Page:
Larger discounts also increased the general level of perceived offer accept, ability and value for money at the sales price. As Figure 1 shows, the one exception is at the 20 percent discount level where, relative to the 10 percent level, perceived offer acceptability and value for the money dropped slightly. In fact, the only group differences that approached or achieved significance on these measures were the difference in responses to the 20 percent and 50 percent-off treatments.

Since the information format treatment produced significant differences these responses were also explored through construction of simultaneous confidence intervals. Mean response patterns for the three dependent measures are presented in Figure 2. Information treatments have been arranged on the X-axis so that responses are generally increasing with movement along the axis. Also, since information treatments differed in non-quantitative aspects, their presentation on the X-axis represents categories of a factor rather than values of a continuous variable.



The difference between responses to information treatment one ("sales price" only) and three ("regular price and amount off") was accepted as significant for the perception of savings measure. As shown in Figure 2, treatment condition three accounted for a higher level of perceived savings. It also produced a nearly significantly greater perception of offer acceptability than did treatment one, and it accounted for the second largest mean difference on the perceived value for money measure. Further, the difference between mean responses to treatment four ("regular price and percent off") and three ("regular price and amount off") approached significance for perceived value for money with treatment three producing higher responses.

It is also useful to examine the pattern of responses as the character of information changes while the number of inputs in the advertisement remains constant. Figures 3 and 4 portray mean responses to two and three informational inputs respectively. As Figure 3 shows, the pattern of responses to two inputs is quite consistent across the three dependent measures. The highest responses are under conditions of "regular price and amount off" information. This was followed by responses to the "regular price and sales price" treatments while the "regular price and percent-off" treatment generated the lowest level of perceptions.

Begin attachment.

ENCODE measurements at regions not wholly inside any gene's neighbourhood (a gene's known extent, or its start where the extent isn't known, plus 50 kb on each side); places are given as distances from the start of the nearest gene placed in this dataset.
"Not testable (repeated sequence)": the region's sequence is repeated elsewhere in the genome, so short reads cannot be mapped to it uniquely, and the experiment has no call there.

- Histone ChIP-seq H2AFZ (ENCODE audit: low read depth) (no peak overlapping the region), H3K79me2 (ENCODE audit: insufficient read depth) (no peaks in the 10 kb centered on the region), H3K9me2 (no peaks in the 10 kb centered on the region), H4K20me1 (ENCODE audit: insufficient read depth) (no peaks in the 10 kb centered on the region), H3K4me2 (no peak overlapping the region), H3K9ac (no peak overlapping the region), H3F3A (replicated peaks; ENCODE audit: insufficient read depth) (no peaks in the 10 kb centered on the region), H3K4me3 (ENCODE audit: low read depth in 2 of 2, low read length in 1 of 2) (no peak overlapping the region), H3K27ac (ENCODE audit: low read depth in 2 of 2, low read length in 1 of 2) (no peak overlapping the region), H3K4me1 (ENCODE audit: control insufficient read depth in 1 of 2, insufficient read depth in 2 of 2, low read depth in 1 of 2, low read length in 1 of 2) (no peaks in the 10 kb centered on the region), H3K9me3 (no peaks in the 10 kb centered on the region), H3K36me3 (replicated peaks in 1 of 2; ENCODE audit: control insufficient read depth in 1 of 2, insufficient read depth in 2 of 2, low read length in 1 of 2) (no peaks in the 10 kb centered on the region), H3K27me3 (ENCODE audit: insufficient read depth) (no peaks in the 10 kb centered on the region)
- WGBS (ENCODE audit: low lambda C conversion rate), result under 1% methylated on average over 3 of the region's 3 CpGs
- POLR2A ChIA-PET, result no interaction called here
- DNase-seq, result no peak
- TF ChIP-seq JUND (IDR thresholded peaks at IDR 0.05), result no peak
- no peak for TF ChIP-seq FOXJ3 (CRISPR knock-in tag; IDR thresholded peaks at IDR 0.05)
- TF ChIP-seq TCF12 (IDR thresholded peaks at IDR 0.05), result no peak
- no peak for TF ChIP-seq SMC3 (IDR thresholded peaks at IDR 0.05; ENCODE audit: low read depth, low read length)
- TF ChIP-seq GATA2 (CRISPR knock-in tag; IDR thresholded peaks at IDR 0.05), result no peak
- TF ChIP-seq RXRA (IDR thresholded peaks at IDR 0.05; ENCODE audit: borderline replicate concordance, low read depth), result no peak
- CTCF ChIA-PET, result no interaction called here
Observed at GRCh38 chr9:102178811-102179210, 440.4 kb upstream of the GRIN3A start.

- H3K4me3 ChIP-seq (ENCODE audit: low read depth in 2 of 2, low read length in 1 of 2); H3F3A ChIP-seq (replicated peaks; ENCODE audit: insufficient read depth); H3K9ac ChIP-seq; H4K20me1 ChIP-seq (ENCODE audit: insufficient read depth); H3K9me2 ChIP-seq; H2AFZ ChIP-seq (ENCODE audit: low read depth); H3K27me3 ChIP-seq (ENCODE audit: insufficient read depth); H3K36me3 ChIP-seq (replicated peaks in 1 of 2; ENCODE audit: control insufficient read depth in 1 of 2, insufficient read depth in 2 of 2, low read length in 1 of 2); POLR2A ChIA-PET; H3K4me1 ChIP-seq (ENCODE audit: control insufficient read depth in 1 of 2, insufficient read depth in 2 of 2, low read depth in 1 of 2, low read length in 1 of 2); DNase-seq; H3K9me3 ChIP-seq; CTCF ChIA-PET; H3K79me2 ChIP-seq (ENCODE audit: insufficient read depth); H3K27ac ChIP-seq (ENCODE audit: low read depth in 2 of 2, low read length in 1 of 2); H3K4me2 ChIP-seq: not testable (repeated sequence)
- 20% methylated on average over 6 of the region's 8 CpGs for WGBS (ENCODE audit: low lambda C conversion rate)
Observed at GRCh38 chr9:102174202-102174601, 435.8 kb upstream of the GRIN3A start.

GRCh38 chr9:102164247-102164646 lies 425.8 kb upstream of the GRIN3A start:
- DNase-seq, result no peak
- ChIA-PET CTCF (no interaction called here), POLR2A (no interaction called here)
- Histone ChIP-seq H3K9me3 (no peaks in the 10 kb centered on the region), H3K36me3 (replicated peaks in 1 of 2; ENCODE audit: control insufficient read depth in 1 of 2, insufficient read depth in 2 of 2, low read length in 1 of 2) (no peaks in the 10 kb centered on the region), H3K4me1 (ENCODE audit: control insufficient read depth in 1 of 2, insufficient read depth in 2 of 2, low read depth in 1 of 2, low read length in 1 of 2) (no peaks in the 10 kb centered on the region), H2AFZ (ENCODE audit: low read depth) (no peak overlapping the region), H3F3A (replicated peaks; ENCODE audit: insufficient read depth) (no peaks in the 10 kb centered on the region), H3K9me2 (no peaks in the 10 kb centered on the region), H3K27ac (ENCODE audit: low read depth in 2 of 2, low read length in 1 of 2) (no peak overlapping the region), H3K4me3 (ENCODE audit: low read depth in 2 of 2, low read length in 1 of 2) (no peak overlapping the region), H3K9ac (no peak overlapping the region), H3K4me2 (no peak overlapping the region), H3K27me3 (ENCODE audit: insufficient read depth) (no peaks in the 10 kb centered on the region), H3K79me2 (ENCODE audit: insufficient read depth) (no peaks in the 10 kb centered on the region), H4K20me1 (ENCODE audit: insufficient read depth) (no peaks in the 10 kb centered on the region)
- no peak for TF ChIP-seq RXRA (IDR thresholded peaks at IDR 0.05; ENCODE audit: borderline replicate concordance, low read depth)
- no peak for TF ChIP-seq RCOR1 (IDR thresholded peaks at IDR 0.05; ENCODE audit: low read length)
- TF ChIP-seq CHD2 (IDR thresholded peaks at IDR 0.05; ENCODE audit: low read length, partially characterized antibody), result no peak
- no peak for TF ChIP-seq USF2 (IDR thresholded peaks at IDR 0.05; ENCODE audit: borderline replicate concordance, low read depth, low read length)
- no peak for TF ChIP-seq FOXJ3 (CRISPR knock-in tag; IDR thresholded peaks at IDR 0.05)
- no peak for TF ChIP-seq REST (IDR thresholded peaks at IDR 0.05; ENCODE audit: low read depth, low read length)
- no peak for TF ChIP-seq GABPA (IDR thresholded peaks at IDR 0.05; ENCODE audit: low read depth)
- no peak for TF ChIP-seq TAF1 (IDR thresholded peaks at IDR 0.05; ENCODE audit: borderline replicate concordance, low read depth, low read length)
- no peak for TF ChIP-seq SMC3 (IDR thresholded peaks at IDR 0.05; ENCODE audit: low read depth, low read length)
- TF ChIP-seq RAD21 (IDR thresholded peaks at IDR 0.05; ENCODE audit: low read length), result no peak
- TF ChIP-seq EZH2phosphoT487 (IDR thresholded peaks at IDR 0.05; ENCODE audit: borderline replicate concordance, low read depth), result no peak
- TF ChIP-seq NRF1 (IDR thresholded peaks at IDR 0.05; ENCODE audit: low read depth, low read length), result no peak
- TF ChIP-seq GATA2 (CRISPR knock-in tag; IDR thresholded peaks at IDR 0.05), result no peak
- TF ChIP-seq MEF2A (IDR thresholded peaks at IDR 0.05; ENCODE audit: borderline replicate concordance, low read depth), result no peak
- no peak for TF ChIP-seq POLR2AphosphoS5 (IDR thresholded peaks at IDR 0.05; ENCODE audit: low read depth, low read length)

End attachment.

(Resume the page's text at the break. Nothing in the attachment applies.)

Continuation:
Figure 4, where responses to three informational inputs are portrayed, again shows a quite consistent pattern across the dependent measures. However, this pattern is not consistent with responses shown in Figure 3 where provision of "amount off" information as the second input led to the highest level of mean responses. That is, for three informational inputs the provisions of "amount off" information in conjunction with "regular price" and "sales price" tended to depress responses below those obtained when "percent off" information was presented with "regular price" and "sales price" information.


This experiment was designed to investigate how individuals respond to comparative price advertisements under various conditions. The conditions involved different original price levels, discount magnitudes and formats for presentation of price information. Response measures were perceived savings, value for the money at the sale price and offer acceptability.

Price level ($120 vs. $50) did not have a statistically significant effect on subjects' perceptions. However, there was a tendency to perceive more value for the money in the less expensive unit. This may suggest that the lower priced-lined unit more clearly matched the perceived needs of subjects than the higher priced model which contained more sophisticated features.

The magnitude of price discounts did produce significant differences in perceptions. Although all three dependent measures showed a very similar pattern of responses, the perceived savings variate accounted for most of the significant difference. This result closely resembles, and further confirms, the findings of Walton and Berkowitz (1980) regarding the effects of price discounts.